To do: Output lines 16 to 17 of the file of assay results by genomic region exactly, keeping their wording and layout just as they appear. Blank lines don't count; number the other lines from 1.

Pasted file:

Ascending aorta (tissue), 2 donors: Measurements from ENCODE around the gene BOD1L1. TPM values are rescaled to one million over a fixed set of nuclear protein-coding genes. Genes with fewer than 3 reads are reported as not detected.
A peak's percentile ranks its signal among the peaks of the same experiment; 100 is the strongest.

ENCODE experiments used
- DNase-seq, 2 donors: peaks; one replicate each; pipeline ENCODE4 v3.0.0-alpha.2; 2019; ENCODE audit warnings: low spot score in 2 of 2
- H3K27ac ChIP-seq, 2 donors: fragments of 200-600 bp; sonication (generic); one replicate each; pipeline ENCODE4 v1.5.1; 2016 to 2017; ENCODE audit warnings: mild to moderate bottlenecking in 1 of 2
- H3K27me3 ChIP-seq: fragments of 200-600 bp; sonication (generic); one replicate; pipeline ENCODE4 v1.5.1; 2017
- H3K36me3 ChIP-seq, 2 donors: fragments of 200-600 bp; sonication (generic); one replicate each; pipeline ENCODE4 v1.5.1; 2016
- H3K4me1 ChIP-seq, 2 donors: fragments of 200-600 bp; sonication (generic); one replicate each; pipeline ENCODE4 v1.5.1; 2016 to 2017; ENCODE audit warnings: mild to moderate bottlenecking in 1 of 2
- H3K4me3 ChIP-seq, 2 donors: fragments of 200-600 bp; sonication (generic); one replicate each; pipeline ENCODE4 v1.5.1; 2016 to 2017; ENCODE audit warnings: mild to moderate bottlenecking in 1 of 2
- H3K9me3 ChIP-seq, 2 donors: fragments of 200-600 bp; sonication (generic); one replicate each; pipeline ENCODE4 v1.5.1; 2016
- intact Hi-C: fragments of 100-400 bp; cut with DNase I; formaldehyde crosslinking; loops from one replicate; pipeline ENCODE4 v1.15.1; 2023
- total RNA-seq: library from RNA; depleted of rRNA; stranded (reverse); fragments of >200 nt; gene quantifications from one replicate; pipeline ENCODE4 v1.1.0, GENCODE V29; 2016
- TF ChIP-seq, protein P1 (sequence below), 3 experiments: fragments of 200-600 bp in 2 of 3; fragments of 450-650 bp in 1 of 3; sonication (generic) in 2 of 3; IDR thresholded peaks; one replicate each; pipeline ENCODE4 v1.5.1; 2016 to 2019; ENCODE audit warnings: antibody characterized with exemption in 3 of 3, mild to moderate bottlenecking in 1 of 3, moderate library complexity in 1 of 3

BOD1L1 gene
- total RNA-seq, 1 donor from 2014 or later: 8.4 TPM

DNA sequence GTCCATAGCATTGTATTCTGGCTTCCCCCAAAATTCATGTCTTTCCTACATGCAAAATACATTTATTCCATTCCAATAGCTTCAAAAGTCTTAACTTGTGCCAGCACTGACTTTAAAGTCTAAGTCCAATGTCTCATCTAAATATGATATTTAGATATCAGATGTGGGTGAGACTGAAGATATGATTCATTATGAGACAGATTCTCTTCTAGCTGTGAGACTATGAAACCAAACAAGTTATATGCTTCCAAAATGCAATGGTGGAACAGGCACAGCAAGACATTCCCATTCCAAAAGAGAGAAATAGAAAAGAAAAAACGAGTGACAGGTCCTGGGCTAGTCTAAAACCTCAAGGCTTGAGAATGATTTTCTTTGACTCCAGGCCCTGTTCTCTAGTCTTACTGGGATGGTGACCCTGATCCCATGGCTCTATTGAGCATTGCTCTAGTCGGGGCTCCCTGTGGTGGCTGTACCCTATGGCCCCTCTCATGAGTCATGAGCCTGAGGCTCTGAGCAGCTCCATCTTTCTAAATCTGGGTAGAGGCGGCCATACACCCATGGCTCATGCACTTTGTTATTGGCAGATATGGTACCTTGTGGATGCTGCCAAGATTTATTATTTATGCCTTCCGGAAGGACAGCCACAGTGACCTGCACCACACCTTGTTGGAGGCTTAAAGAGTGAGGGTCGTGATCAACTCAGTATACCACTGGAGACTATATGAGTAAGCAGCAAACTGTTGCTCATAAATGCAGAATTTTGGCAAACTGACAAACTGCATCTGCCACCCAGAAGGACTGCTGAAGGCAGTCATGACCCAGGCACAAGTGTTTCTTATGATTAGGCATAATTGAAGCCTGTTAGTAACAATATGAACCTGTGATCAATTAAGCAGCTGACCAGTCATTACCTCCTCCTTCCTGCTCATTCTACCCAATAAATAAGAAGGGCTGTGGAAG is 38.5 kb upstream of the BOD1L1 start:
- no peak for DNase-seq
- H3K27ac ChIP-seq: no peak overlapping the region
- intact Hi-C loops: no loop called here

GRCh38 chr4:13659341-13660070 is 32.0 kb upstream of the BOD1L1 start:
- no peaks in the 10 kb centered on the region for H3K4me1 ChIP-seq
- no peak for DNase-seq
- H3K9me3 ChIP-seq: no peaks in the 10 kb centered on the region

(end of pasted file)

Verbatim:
DNA sequence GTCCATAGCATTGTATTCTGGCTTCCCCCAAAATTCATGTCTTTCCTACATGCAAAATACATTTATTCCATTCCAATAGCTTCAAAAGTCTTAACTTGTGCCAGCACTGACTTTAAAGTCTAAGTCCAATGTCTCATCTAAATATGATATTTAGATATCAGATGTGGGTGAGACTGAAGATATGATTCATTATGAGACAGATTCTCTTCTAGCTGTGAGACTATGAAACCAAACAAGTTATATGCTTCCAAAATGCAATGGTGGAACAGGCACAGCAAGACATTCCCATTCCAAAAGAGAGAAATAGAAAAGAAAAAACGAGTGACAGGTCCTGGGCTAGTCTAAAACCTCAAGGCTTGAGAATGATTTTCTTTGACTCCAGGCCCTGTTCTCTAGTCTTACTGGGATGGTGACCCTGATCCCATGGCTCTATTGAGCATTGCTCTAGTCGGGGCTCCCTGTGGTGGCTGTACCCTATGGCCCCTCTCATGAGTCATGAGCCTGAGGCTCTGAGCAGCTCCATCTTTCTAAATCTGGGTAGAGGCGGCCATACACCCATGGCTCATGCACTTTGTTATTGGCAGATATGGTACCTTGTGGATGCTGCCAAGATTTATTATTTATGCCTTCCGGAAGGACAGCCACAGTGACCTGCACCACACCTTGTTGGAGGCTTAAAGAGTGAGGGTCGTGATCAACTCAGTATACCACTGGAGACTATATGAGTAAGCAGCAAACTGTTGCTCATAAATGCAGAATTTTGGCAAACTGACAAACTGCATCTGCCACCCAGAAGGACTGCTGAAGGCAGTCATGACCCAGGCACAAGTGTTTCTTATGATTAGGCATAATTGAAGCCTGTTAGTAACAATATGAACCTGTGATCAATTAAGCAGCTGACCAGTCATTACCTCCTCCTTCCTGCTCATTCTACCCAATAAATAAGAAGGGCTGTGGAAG is 38.5 kb upstream of the BOD1L1 start:
- no peak for DNase-seq